In a time when marketing every brand is trying to increase their reach and brand recognition, one of the best ways to do this is by partnering with co-creators or influencers. If you can afford it, partnering with influencers is a great way to accomplish this goal. Influencers are influencers because… well, they influence. They have a developed audience that trusts their recommendations and, depending on who you’re working with, their audience-base can range from devoted to downright fanatic in their loyalty. However, that loyalty comes at a price, and the larger and more devoted their audience, the more it will cost you to work with them.

Another option is to work with co-creators. One of the ways that brands are beginning to effectively utilize the co-creator method is to run contests where fans of their brands use their products to create something unique and then ask their personal network of family and friends to vote on their contest entry. By doing this it costs the brand next to nothing to have their product – and a vast array of uses for it – promoted to thousands of people.

Cross-Medium Marketing

Finally, one of the trends that digital marketers will be diving in to in 2017 is working to seamlessly use their data and content across various mediums, and then segment their audiences. By this we mean ensuring that they have email addresses for their social media followers (so that they can send them newsletters), and social media handles for their email subscribers (to keep them engaged with daily content). Many will be segmenting their audience based on traditional demographics or by trigger-events.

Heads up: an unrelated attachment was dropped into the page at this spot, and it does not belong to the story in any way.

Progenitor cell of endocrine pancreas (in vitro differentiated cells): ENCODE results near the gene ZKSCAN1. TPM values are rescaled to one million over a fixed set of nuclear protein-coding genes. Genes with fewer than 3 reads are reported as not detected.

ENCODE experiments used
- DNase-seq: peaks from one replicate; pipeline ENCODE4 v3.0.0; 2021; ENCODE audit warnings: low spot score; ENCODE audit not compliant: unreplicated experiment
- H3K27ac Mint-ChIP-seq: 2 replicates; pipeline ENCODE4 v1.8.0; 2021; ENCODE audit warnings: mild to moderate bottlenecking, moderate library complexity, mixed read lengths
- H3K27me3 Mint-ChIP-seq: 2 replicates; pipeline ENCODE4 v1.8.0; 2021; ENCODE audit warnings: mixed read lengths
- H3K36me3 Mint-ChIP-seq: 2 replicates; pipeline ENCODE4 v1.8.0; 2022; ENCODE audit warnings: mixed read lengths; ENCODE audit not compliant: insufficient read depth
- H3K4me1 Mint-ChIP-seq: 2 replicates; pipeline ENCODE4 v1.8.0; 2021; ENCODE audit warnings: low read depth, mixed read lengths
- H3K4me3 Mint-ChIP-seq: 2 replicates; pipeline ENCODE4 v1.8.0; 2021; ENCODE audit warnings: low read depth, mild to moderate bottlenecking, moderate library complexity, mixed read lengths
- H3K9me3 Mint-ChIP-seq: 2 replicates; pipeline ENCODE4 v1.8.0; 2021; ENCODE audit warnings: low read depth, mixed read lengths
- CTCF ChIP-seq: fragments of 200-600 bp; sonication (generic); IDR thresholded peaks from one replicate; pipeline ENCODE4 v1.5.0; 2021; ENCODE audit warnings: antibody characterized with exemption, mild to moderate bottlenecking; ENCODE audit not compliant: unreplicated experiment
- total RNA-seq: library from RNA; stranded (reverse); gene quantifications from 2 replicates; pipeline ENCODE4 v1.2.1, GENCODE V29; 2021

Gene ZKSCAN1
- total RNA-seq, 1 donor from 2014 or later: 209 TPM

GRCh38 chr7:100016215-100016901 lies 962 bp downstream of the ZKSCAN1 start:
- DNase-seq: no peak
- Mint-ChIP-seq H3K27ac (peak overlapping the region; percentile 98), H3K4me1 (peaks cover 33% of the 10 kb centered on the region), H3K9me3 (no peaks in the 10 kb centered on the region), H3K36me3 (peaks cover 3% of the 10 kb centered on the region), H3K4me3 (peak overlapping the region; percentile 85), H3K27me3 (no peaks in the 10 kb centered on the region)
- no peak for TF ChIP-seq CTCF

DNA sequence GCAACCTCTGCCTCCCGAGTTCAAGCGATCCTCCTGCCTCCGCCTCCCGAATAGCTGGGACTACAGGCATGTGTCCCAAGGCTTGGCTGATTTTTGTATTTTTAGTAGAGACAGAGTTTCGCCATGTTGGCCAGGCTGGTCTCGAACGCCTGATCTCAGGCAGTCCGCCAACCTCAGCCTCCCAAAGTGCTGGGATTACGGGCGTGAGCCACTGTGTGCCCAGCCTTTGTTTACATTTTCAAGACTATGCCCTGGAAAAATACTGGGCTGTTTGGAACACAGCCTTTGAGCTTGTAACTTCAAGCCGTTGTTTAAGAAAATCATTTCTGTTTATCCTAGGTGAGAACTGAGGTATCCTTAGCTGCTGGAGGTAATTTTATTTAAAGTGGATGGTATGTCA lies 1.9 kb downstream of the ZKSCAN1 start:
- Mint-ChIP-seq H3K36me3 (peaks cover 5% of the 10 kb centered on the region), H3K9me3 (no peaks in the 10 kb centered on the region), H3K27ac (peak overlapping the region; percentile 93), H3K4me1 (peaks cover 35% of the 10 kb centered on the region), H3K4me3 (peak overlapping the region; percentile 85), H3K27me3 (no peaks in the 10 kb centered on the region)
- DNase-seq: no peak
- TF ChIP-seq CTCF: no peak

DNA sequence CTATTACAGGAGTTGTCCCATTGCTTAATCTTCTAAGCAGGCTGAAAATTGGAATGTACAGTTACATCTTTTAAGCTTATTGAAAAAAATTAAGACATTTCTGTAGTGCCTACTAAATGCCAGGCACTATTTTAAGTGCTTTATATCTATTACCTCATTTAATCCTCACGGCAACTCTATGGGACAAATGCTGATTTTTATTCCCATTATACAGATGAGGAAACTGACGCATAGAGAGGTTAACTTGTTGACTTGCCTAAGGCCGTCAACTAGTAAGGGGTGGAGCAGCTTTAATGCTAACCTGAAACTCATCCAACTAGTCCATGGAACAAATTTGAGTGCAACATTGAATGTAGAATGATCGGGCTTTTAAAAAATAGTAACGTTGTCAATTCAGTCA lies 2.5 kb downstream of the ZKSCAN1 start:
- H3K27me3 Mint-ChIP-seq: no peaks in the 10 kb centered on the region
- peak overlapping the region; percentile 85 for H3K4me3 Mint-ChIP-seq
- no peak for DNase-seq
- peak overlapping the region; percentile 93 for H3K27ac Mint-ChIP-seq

Expect that much of this work will take place with marketing automation tools that will capture when an email is opened, what data is already on file for the contact, and continue to populate their profile. From there, automation tools will allow marketers to analyze what types of content resonate best with each specific audiences.

 

By | 2017-05-22T09:53:12+00:00 January 16th, 2017|Digital Marketing|Comments Off on 2017 Digital Marketing Trends